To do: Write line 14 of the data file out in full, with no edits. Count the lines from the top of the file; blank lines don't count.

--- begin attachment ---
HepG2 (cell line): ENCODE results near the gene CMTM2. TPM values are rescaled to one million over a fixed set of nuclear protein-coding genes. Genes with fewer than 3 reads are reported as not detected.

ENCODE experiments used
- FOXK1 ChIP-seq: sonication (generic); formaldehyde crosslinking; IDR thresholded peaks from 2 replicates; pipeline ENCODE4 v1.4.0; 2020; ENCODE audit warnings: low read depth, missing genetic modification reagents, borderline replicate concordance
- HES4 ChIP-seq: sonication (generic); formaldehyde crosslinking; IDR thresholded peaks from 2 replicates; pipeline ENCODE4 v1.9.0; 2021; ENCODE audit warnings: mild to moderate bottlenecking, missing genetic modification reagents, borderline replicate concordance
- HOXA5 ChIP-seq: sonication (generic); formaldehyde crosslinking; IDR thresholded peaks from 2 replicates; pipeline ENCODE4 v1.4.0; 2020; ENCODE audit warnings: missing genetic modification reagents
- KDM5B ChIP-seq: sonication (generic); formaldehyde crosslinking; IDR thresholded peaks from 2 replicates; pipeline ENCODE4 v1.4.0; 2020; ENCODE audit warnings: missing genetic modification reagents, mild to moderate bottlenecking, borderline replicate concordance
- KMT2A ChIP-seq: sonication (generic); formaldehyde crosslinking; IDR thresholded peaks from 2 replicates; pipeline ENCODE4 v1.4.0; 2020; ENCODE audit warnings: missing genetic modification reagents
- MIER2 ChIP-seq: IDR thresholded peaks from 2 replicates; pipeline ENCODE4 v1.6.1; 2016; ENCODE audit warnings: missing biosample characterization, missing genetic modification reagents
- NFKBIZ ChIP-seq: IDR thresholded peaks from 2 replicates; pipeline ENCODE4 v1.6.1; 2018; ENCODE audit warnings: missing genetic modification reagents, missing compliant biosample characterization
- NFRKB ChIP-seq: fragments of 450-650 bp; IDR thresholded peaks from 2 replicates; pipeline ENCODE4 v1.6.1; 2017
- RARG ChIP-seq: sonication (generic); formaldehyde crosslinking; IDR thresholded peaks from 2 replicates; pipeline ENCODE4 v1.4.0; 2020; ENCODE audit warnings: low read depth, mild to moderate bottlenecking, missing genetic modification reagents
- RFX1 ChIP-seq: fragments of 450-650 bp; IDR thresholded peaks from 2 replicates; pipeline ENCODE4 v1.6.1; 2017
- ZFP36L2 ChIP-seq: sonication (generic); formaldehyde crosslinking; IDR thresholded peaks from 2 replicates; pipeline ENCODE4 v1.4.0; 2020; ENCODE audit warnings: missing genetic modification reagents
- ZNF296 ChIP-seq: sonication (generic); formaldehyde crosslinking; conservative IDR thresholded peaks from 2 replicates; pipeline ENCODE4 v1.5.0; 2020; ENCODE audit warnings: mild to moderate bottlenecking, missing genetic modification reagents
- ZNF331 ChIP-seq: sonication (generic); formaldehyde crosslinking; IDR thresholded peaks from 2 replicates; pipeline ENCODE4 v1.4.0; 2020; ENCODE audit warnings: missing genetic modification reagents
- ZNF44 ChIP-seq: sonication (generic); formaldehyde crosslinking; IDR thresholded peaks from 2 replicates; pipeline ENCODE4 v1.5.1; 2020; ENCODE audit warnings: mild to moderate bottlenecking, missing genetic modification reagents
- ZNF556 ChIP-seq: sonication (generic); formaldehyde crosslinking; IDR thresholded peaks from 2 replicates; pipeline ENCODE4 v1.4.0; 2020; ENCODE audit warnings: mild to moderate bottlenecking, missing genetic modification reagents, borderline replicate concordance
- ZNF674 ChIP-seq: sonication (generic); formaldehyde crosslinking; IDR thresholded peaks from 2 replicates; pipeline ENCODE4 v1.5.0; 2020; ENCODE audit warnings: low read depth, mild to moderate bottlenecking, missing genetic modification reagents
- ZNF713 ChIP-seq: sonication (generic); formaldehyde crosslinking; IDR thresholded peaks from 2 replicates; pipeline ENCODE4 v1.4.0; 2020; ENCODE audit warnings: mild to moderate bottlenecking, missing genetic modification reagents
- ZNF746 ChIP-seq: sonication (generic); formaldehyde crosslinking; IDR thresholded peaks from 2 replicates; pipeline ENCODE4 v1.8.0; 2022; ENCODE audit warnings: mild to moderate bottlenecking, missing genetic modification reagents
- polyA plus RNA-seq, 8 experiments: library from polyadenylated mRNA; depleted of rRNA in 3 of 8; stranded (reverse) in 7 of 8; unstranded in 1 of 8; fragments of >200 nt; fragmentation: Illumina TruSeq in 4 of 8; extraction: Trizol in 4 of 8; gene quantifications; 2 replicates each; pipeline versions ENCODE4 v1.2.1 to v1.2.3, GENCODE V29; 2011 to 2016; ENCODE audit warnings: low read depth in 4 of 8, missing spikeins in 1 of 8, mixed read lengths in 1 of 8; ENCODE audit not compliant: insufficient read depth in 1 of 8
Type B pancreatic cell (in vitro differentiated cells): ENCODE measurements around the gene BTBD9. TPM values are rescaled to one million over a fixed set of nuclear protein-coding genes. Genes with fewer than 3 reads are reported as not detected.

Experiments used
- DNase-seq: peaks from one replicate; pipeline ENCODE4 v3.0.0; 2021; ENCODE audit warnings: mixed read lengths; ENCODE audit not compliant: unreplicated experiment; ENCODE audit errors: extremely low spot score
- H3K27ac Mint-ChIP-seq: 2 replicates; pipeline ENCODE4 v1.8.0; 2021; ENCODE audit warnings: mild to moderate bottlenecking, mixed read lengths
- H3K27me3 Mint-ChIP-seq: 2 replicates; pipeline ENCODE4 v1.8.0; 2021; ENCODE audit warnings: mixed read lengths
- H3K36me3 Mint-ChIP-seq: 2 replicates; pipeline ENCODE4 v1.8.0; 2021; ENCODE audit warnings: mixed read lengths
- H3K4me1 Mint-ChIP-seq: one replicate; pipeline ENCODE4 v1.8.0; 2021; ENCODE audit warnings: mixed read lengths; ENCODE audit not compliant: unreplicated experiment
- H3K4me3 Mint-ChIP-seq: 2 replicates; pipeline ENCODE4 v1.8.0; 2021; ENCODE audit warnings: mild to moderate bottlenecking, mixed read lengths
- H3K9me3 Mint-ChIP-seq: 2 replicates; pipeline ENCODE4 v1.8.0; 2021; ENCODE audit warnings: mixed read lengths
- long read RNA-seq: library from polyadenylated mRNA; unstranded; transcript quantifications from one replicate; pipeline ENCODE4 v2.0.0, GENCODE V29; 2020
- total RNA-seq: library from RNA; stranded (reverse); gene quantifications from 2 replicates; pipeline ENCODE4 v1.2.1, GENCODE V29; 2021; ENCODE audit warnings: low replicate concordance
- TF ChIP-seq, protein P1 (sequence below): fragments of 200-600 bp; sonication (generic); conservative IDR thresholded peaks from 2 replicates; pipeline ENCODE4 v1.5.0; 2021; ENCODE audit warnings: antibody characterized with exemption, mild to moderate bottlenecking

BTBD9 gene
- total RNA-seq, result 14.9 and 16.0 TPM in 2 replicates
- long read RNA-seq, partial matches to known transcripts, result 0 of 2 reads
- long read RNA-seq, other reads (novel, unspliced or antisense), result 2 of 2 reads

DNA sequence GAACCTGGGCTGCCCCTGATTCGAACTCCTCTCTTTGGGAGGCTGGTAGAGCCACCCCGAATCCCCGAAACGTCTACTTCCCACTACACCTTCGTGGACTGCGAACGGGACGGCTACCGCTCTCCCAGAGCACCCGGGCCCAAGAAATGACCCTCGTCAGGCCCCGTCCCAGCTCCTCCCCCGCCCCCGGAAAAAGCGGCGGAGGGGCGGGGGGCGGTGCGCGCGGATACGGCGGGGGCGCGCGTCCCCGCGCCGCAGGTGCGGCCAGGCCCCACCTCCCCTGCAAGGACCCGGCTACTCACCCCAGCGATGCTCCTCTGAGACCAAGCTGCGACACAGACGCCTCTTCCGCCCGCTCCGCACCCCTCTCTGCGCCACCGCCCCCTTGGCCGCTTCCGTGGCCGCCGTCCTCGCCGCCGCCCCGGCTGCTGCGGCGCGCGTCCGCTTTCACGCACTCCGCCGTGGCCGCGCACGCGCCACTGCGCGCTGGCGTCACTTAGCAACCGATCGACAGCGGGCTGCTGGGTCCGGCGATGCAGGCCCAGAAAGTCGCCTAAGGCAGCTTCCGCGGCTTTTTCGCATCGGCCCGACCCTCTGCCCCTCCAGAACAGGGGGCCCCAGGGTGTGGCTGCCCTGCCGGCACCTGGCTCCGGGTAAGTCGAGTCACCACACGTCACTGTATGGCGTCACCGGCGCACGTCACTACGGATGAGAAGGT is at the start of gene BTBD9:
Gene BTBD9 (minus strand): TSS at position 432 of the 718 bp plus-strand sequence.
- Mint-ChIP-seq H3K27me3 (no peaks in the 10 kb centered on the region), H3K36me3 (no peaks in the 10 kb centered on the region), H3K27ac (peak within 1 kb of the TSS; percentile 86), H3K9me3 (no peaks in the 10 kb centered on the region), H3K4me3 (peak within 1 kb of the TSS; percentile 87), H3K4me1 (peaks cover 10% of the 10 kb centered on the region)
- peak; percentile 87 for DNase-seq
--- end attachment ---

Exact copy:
- ZNF296 ChIP-seq: sonication (generic); formaldehyde crosslinking; conservative IDR thresholded peaks from 2 replicates; pipeline ENCODE4 v1.5.0; 2020; ENCODE audit warnings: mild to moderate bottlenecking, missing genetic modification reagents